West Africa: Terrorist Attacks in West Africa - 11,400 Die in 4 Years ... Thousands Injured, Millions Displaced

19 September 2019

ABOUT 11, 400 people have died in 2,200 terrorist attacks in West Africa in the last four years, with thousands injured and millions displaced into grave living conditions.

Director of Defence Intelligence of the Ghana Armed Forces (GAF), Brigadier General Nicholas Andoh who disclosed this in Accra yesterday said the activities of violent and extremist armed groups (VEAG) have increased in the region.

At the opening of a two-day meeting of West and North African directors of military intelligence, he said limited collaboration amongst intelligence agencies had restricted efforts to rein in on the groups.

Numbering more than 100, the high ranking military officers, drawn from 17 countries and their global partners, have converged for the first time, to devise a robust joint strategy to combat the scourge of terror threats.

The meeting was organised by the Department of Defence Intelligence and United States African Command in collaboration with GAF on the theme "Intelligence Support to operations to combating regional threats",

Brigadier General Andoh said the whole continent was saddled with complex transnational crimes committed both in the physical and cyber domain with far reaching implications for everyone.

Some of the crimes he said included illegal mining, lumbering and migration kidnappings money laundering, arms, narcotics and human trafficking, piracy illegal, unregulated, unreported fishing.

"It has become an urgent and moral imperative to go beyond our normal scope of work to a more integrated and collaborative approach to dealing with t encourage of violence unleashed," he said.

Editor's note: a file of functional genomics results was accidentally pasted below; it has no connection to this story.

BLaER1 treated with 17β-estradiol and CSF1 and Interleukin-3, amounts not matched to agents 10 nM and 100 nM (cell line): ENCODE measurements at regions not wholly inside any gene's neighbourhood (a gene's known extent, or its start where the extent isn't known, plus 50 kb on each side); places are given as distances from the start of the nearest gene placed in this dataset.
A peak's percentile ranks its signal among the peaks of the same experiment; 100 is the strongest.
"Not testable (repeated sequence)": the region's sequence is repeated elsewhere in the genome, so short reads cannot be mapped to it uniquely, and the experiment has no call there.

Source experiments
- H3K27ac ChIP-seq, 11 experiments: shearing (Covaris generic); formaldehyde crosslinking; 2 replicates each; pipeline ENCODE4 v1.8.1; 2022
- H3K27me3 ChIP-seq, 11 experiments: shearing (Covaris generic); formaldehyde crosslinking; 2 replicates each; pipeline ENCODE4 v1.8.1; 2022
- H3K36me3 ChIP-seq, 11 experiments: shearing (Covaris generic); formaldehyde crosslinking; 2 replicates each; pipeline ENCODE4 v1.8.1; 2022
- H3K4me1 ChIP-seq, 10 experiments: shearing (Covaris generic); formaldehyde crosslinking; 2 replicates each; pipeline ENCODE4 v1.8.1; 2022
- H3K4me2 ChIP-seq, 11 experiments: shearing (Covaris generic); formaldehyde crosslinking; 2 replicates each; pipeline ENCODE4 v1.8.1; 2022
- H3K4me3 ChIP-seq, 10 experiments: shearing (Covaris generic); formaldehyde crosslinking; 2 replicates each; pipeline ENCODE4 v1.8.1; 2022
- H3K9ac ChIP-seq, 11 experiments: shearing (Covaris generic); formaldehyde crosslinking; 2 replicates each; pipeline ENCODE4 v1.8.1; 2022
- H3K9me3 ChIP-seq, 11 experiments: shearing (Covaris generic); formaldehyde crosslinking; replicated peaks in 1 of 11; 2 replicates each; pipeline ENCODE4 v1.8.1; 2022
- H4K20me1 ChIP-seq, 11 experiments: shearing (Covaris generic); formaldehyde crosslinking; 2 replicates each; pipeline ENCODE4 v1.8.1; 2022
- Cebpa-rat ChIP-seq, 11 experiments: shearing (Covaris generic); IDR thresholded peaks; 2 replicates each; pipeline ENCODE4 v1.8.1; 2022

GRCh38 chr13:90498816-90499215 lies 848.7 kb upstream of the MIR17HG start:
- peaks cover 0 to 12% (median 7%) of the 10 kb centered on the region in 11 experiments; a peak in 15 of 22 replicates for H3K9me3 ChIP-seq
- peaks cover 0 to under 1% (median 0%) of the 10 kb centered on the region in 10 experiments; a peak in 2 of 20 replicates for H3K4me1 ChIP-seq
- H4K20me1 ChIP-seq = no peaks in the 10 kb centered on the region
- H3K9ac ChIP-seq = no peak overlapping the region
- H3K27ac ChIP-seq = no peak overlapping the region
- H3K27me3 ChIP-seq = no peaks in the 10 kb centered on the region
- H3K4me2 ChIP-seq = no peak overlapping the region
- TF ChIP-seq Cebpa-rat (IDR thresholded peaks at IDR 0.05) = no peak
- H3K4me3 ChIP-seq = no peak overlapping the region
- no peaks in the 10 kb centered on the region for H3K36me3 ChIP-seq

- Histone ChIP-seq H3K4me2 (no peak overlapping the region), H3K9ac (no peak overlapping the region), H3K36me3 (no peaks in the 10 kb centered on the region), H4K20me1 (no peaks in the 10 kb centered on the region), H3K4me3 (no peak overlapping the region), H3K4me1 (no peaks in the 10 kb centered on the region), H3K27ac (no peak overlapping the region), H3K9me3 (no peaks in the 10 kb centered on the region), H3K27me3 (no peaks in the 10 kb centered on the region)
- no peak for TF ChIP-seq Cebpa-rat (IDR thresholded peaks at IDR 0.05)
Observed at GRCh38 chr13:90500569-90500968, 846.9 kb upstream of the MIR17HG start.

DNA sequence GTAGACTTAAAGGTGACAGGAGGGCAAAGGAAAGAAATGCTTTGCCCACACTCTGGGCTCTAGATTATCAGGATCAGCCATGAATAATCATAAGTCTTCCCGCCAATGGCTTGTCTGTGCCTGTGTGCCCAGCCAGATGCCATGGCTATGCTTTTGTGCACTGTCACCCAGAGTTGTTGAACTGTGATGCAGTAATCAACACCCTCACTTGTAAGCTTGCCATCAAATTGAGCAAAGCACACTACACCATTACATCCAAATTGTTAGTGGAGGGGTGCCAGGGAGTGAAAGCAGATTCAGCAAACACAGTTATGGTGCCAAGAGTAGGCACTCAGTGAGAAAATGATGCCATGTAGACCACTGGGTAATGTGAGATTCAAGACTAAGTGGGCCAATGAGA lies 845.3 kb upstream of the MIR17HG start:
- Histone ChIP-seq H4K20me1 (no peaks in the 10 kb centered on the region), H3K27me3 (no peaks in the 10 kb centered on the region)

The Minister of Defence, Dominic Nitiwul called on the directors to assess the effectiveness of current mechanism for fighting violent extremism and come up with more formidable ones.

Noting the need to improve effectiveness of peace support operations in parts of the continents, he commended ECOWAS for committing to contribute $1 billion to help fight against terrorism and violent extremism.

"The solutions to halt the spread of violent extremism, and to safeguard the territorial integrity of our countries, largely rest with us. I urge all countries in Africa to upgrade their intelligence capacities", he said.

The US Ambassador to Ghana, Stephanie Sullivan noted that terror threats were not country specific adding that terrorist groups and individuals they radicalise were constantly learning and adapting new ways to exploit weaknesses.

"Borders have no meaning to these malign actors. That is why protecting our own individual countries requires protecting the entire region. It requires deidicated teamwork and partnership with one another," she said.

The US Africa Command Director of Intelligence, Rear Admiral Heidi Berg said issues to be discussed at the meeting include best intelligence practices for intelligence sharing, cyber security, open source and geospatial intelligence.

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